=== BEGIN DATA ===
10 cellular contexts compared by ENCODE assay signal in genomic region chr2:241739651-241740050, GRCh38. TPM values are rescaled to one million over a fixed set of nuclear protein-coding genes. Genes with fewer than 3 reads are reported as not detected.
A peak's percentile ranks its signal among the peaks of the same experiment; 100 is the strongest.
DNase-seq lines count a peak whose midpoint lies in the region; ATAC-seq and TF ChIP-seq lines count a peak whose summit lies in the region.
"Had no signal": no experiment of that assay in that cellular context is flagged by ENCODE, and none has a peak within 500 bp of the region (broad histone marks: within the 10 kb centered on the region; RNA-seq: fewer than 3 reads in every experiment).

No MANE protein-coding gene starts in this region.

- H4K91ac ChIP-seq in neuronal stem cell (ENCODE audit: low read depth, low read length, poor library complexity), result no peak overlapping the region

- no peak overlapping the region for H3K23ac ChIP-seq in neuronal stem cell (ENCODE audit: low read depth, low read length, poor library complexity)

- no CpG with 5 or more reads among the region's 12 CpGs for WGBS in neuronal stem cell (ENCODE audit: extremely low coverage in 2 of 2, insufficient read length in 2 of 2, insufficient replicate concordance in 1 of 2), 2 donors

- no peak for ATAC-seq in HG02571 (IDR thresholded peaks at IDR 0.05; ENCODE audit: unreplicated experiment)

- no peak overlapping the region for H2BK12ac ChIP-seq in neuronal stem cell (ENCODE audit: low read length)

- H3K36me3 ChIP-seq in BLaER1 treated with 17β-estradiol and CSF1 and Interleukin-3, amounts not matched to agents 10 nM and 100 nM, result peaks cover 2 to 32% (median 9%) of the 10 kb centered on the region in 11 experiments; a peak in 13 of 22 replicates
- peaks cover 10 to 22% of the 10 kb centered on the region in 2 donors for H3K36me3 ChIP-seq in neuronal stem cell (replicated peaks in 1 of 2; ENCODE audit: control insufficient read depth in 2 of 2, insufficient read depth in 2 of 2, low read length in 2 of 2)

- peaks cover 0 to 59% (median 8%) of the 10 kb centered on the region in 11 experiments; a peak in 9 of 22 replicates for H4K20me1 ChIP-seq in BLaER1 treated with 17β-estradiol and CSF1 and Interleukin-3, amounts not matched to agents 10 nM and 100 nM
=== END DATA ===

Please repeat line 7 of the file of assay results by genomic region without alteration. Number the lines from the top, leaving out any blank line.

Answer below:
- no peak overlapping the region for H3K23ac ChIP-seq in neuronal stem cell (ENCODE audit: low read depth, low read length, poor library complexity)